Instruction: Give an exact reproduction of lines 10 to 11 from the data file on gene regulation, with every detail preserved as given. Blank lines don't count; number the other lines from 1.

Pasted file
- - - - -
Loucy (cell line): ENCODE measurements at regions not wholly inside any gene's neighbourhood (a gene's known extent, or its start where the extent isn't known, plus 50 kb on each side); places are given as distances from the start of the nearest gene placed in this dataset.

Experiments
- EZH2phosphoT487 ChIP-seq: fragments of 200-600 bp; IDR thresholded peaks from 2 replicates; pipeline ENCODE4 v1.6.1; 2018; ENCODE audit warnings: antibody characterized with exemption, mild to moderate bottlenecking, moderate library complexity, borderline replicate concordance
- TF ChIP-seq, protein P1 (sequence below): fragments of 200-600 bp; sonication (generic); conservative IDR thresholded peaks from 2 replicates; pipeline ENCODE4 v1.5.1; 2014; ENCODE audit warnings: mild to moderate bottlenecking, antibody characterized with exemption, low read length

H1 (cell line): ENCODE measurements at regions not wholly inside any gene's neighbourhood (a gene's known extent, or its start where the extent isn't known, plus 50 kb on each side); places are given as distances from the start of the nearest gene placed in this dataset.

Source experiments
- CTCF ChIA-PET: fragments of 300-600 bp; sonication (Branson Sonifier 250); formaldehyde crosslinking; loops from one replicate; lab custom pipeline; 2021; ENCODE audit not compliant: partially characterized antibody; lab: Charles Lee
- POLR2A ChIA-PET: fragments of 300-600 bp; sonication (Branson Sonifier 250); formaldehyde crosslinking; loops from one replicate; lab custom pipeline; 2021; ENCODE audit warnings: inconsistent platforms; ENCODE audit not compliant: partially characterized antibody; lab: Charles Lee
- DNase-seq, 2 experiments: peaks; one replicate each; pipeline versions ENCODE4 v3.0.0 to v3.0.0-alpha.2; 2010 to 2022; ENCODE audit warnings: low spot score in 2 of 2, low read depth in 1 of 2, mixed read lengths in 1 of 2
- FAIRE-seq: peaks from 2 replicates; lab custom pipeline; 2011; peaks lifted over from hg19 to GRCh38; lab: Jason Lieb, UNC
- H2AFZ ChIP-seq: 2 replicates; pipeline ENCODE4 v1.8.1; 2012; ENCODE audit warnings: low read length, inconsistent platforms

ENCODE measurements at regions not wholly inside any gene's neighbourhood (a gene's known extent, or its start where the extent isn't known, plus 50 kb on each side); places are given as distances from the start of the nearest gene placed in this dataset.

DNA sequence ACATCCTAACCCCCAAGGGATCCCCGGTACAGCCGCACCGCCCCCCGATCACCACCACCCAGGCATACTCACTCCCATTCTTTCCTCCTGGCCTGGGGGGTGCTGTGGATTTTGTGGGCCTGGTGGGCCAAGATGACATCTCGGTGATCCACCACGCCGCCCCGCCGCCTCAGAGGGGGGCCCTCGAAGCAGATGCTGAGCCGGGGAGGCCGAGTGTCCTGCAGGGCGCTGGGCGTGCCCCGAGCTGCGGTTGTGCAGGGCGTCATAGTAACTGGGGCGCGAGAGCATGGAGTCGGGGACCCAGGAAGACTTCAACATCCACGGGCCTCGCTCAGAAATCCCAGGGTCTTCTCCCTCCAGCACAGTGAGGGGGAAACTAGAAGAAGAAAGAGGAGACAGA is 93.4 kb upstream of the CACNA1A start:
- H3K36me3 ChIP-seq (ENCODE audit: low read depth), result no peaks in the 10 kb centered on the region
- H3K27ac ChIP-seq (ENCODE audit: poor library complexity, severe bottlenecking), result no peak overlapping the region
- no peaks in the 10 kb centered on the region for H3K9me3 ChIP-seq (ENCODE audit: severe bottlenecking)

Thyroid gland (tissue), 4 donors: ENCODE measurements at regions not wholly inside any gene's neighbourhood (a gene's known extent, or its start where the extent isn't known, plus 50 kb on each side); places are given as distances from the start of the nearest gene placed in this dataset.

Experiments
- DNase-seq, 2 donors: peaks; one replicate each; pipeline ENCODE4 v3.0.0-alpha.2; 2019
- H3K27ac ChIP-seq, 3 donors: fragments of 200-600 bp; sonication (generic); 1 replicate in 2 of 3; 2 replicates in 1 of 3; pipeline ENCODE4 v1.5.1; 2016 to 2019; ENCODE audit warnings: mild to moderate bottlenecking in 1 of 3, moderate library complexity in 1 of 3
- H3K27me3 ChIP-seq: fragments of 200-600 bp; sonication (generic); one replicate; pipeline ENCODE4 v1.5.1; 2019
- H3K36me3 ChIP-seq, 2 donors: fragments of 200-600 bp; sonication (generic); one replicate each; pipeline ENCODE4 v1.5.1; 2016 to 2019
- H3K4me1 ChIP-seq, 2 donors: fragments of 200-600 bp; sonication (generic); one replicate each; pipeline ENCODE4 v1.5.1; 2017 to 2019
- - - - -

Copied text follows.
- FAIRE-seq: peaks from 2 replicates; lab custom pipeline; 2011; peaks lifted over from hg19 to GRCh38; lab: Jason Lieb, UNC
- H2AFZ ChIP-seq: 2 replicates; pipeline ENCODE4 v1.8.1; 2012; ENCODE audit warnings: low read length, inconsistent platforms